Land Value Taxation Campaign

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Putting a price on the environment

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Wealden Meanders
A row has erupted over a report that attempted to put a value on the natural environment. The counter-argument is that the natural environment is priceless and that it is somehow sacrilegious to put a price on it. There is an important sense in which this is true, but in our present state of society, surely it is better to put a value on nature than to assume, as at present, that it is worthless?

Fudging the principles

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We have now had a chance to study and think about the report produced by the Parliamentary Treasury Committee, following its inquiry at the beginning of the year made under the title "Principles of Tax Policy". As we reported earlier, the case for land value taxation was presented by a large minority of the submissions and could hardly be ignored.

The report stated that

"the supporters of such a tax consider that it would tax economic rent rather than economic activity and would meet the OECD criterion that recurrent taxes on immovable property were the least harmful tax. However, as the Confederation of British Industry (CBI) notes, "the OECD acknowledges that it is politically difficult for governments to shift the tax base onto property." The Institute of Chartered Accountants for England and Wales (ICAEW) warned 'Our initial conclusion is that even if such a move were desirable economically and let alone whether it was politically acceptable, it would involve a major rebalancing of the UK tax system which would take time to achieve, and risks introducing considerable distortions and behavioural change

"Not only are there political difficulties: practical matter such as the way in which such values would be assessed and the extent to which such a tax should take account of the current or the potential use of land, would also need careful consideration. We also note concerns that 'While such a tax system would avoid distortions in economic behaviour, it would be highly unlikely to yield sufficient revenue to fund socially useful expenditure without producing substantial inequity.' "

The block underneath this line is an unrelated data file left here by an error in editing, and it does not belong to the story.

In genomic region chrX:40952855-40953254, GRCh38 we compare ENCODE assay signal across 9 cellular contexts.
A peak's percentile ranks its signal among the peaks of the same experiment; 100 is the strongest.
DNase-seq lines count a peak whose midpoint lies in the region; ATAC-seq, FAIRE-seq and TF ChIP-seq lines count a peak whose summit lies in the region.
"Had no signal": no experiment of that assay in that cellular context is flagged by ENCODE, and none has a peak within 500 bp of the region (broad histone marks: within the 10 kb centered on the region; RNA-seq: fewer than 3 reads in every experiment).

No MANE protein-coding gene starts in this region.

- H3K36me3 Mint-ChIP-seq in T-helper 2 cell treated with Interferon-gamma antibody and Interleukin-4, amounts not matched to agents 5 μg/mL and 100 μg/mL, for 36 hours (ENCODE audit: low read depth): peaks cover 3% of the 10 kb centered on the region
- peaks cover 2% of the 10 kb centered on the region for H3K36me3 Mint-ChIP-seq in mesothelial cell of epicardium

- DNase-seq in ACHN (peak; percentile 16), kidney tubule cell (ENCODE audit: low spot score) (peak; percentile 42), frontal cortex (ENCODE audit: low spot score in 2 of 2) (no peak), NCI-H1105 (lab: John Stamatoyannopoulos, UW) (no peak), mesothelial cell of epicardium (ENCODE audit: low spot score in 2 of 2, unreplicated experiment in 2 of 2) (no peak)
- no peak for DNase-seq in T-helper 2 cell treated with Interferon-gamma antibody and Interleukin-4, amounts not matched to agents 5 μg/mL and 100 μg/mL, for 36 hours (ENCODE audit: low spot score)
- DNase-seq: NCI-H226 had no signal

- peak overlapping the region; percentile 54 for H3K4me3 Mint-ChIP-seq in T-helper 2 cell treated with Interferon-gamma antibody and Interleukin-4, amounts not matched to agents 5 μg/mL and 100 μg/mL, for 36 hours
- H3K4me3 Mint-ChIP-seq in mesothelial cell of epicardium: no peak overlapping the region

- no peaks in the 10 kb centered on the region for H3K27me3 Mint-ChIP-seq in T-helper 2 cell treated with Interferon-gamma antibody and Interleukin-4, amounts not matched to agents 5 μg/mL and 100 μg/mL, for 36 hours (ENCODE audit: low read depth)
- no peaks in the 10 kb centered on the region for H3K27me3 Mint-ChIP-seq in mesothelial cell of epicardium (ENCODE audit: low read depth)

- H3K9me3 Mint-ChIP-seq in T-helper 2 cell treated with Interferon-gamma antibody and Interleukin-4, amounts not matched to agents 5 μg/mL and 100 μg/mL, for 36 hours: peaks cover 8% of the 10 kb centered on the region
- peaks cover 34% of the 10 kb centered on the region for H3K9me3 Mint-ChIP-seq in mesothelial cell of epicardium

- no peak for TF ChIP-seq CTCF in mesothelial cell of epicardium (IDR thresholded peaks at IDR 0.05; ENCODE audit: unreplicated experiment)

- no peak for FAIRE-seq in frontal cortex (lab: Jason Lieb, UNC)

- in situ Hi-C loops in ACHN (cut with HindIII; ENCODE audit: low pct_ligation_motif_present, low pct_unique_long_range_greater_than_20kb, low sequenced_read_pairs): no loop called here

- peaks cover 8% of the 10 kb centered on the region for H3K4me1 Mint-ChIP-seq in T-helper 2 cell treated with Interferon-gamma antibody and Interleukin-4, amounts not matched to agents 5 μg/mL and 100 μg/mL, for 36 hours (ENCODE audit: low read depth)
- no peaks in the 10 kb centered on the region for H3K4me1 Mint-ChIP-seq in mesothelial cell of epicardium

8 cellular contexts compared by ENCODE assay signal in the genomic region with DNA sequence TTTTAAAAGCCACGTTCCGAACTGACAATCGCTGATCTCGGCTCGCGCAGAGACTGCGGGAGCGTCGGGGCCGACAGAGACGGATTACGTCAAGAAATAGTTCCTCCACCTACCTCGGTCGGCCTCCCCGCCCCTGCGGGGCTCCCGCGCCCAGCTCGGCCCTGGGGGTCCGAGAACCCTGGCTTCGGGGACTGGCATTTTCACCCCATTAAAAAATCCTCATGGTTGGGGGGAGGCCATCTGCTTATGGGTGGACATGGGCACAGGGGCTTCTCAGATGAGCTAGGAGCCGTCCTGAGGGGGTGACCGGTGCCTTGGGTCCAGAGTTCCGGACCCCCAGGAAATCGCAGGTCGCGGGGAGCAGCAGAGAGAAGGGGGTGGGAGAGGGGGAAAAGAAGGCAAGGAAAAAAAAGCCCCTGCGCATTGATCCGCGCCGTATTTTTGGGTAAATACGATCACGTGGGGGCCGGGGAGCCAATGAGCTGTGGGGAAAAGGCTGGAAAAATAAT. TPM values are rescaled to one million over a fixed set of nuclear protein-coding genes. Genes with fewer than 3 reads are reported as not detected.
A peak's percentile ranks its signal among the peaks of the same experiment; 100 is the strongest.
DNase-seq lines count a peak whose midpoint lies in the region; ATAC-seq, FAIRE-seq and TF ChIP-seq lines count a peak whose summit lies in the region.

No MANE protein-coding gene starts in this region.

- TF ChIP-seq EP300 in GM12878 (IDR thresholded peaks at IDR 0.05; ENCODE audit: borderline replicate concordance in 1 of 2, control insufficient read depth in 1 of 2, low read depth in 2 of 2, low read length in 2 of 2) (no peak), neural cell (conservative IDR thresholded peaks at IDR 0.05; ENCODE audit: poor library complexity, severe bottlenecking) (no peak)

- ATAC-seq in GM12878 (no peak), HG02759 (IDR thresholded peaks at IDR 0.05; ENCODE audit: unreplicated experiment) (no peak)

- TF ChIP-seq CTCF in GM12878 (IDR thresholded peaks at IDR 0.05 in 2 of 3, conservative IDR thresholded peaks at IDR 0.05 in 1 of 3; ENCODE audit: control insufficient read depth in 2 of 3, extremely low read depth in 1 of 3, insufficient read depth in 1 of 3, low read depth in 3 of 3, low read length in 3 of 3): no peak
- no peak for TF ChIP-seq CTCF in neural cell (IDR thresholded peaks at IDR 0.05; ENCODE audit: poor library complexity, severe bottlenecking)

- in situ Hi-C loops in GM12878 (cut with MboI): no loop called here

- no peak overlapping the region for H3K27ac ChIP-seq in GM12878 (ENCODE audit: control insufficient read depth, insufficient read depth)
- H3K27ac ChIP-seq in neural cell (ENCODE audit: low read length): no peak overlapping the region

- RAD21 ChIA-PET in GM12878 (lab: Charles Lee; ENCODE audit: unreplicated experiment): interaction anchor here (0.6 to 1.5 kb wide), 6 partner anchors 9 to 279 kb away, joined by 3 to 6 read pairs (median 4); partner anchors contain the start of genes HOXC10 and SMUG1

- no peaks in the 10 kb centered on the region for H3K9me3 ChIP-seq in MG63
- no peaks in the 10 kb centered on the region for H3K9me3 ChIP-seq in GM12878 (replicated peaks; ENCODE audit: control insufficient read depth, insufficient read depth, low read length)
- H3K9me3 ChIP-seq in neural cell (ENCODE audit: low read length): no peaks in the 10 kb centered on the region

The interesting thing about these objections is that not a single one of them is valid, as the Committee would have discovered if it had interviewed one of the LVT advocates, which it did not.

Benefit cheats

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Benefit cheats exploit the system and rob the community. What they do is dishonest, criminal and a punishable offence. Benefit cheats obtain public funds to which they are not entitled. Is this surprising? The system is wide open to abuse. What else can we expect?

In a recent case, a 51-year-old woman claimed over £30,000 for 9 years and was discovered to have bank accounts in three countries, a home valued at £240,000, shares worth £320,000 and a speedboat. Terrible. But the woman is a financial genius! She rivals our MPs in financial manipulation skills!

Who are the biggest scroungers of them all?

The question is, to whom does the description 'benefit cheat' really belong? How about "Anyone who helps themselves to a natural resource or appropriates a natural 'benefit' or a value created by the community?" They might not be doing it intentionally. They might not even be aware that they are doing it at all. But are they not cheating the community out of what belongs, by right, to the entire community? We are referring, of course, to land value. All of it. Land value is created by the presence and activities of the community. It should be returned to the community, for the benefit of the community.